You’ll never really appreciate how much you rely on your hands in your daily life –until you’ve injured your hand or wrist. Once that happens, in addition to the immediate physical repercussions of pain and limited range of motion, you may find yourself being unable to work, drive, cook, eat, or even dress yourself. There’s no doubt about it, your hands and wrists are one of the most underestimated areas of the human body.
Should you find yourself in need of surgery for your hand or wrist, you can rely on Dr. J. Scott Herron, podiatric surgeon at the Joint Replacement Institute in Naples, Florida.
Hand & Wrist Injuries That May Require Surgery
Using your hands to break a fall is a common way to injure your hand or wrist. The many small bones and connective tissue inside the compact area of your hands and wrist make them particularly susceptible to overuse injuries or repetitive strain, as well.
Among the many injuries that can impact your hands and wrists, fractures and arthritis are two of the most common reasons for hand or wrist surgery. That said, surgery may be required to address a wide range of hand or wrist injuries, including:
- Sports injuries
- Carpal tunnel syndrome
- Strains and sprains
- Dupuytren’s contracture
- Ganglion cysts
- Thumb joint pain
- Repetitive strain
- Trigger finger
Hand & Wrist Surgeries
When injections and other minimally invasive procedures fail to resolve your pain and other symptoms, surgery may be necessary. When it is, some of the most common surgical approaches for hand and wrist injuries include:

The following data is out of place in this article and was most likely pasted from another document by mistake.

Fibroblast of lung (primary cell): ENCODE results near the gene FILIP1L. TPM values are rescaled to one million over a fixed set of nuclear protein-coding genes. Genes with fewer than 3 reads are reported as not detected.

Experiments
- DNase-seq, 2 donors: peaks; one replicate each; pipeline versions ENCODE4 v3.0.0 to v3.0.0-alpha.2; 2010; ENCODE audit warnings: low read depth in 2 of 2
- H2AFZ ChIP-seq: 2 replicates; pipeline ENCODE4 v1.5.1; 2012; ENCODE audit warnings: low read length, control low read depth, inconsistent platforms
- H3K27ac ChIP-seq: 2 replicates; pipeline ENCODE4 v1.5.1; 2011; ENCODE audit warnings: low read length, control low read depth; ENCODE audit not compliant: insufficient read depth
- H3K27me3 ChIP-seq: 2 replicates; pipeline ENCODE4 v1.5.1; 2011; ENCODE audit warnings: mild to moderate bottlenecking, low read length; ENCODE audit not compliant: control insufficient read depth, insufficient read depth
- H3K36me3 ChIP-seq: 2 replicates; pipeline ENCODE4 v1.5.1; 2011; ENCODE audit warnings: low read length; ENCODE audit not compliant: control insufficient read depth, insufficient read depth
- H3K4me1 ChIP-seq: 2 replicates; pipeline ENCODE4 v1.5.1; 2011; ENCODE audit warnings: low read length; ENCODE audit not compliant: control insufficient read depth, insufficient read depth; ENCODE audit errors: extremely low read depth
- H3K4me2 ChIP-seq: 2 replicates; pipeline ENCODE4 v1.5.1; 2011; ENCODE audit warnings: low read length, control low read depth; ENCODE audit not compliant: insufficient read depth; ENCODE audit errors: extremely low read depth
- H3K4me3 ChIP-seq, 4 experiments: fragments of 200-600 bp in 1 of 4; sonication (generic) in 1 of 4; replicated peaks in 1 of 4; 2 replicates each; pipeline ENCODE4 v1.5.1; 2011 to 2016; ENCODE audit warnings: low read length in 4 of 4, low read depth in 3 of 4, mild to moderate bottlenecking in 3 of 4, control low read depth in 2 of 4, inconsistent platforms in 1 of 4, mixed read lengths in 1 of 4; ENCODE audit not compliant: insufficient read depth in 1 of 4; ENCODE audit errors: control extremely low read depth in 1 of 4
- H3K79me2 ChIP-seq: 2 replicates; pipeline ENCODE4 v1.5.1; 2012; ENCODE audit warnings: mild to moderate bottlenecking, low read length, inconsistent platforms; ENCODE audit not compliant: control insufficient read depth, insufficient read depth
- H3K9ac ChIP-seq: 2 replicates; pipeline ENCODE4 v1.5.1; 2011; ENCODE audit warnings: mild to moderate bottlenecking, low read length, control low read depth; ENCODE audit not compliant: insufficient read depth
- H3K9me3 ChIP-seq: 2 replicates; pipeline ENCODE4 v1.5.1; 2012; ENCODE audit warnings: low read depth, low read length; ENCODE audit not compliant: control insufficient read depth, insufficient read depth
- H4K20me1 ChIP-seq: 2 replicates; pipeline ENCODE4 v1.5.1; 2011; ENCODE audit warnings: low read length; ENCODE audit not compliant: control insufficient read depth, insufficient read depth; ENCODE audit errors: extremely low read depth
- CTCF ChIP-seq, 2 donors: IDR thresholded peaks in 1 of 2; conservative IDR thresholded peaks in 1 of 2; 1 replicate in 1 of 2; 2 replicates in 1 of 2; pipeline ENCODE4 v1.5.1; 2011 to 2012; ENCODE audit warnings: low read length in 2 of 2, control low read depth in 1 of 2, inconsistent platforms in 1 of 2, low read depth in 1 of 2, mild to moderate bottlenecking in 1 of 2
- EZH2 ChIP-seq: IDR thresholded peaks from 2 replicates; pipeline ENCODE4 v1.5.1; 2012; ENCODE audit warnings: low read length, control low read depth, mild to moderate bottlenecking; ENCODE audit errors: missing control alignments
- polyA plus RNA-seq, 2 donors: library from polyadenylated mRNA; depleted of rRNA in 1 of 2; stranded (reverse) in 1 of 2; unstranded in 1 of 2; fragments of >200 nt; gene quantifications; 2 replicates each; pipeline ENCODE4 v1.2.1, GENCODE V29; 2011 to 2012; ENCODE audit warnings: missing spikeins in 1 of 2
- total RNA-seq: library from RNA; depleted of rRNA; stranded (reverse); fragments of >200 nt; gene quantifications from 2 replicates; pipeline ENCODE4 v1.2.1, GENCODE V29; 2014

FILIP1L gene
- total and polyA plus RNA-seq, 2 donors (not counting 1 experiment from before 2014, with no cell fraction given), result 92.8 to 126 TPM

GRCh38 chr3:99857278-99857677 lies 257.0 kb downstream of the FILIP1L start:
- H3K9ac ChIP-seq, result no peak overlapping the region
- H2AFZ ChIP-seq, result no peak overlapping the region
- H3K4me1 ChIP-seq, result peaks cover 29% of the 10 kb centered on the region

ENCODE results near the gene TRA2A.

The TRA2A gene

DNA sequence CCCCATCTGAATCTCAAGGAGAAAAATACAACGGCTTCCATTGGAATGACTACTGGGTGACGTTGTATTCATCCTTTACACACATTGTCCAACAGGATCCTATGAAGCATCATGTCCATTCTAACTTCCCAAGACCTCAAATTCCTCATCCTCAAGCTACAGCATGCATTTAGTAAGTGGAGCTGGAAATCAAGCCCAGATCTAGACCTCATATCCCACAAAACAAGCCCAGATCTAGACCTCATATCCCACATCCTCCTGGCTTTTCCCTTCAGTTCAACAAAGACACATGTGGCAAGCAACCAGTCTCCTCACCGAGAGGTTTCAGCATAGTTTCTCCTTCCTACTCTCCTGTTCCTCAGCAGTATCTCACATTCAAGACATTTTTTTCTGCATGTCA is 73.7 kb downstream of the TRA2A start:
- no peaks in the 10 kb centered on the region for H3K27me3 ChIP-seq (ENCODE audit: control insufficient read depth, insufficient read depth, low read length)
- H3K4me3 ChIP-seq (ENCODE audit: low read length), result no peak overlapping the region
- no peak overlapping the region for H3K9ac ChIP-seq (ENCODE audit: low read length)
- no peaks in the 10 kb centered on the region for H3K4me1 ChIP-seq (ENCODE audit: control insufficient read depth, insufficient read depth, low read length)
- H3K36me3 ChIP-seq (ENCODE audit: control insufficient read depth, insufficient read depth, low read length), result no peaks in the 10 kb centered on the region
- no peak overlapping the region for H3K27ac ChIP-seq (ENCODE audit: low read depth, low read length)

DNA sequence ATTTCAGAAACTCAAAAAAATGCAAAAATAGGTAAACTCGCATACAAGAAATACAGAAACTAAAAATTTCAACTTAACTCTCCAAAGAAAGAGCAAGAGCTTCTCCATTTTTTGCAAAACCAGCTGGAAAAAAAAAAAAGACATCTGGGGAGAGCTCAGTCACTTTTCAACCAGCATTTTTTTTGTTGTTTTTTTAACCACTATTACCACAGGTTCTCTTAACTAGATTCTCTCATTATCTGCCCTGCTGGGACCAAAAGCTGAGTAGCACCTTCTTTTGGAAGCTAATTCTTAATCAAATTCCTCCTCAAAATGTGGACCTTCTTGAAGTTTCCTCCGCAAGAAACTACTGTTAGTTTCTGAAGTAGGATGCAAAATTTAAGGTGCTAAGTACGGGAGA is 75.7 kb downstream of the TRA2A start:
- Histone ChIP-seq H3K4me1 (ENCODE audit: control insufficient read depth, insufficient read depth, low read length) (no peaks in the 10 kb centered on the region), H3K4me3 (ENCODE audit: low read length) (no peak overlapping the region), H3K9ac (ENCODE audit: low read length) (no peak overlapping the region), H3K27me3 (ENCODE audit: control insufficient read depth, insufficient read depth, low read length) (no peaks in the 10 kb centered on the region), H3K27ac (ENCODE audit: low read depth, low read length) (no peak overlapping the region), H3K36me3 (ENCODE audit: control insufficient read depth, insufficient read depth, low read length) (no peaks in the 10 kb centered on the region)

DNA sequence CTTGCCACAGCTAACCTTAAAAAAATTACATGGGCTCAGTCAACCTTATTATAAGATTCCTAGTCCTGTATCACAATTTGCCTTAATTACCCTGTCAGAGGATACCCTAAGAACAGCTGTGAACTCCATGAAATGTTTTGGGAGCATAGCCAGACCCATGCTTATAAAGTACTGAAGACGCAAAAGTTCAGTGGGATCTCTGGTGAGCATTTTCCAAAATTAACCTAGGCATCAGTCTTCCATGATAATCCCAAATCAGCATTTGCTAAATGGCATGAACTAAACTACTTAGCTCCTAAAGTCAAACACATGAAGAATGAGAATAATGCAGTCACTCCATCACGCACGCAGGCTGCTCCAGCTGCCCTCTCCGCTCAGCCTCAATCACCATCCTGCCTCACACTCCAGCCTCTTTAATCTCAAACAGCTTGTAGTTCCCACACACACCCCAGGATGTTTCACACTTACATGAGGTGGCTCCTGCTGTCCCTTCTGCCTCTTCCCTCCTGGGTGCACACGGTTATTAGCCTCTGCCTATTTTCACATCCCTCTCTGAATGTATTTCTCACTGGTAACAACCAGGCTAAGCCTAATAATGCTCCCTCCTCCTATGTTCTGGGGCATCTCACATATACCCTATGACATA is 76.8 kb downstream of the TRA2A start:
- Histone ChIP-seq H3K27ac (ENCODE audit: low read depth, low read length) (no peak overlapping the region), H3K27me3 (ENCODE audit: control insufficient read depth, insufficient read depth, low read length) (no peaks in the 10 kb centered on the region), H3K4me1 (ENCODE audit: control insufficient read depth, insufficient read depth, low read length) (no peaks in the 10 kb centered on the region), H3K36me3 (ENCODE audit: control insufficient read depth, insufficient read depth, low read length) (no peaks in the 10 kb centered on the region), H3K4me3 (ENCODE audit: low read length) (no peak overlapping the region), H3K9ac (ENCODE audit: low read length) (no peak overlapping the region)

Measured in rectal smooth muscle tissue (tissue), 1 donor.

When you have a repetitive-use injury like carpal tunnel syndrome, surgical repair is relatively straightforward. Carpal tunnel syndrome involves pressure on the median nerve in the wrist. Surgical repair of carpal tunnel is done by making a small incision on the palm side of the wrist in order to cut through a ligament, which provides more room for the median nerve and tendons that pass through the tunnel in your wrist.
Ganglion cysts commonly appear on the hands and wrists. In most cases, these fluid-filled cysts are benign – but, if the cyst interferes with your movement or use of the hands, your doctor may recommend it be drained by needle or surgically removed.
Bones can break in your hand or wrist due to vehicle accidents, sports injuries, falls, or other types of trauma to the hands. Bones may become displaced, broken, or crushed. The extent and severity of the fracture will determine what type of treatment or fracture care is needed. In the best cases, immobilization with a cast or splint is enough to allow the bones heal on their own. Other times, surgery will be needed to either reset and secure the fracture, or to reconstruct hard and soft tissue in order to regain function of your hand and wrist.
Tendon repair is a common type of hand surgery. Tendons attach muscle to bone – but tendons can become frayed, damaged, and may rupture entirely due to trauma or repetitive strain. Surgical repair will often include removing damaged portions of the tendon and re-attaching it. In some cases, your surgeon may use a graft (part of a tendon from another area of the body) to replace the damaged tendon.
Arthritis at the thumb joint is very common. When it’s bad enough, it may require a joint replacement surgery in which the damaged portions of the thumb joint are removed and surgically replaced with an artificial prosthesis.
Hand & Wrist Surgeon in Naples, FL
If you have a problem with your hands, see a specialist who can protect their look and function. Contact Dr. J. Scott Herron, the fellowship-trained, board-eligible hand and wrist surgeon at the Joint Replacement Institute in Naples, Florida. Call (239) 261-2663 to find out more about your hand surgery options. You can also request an appointment now.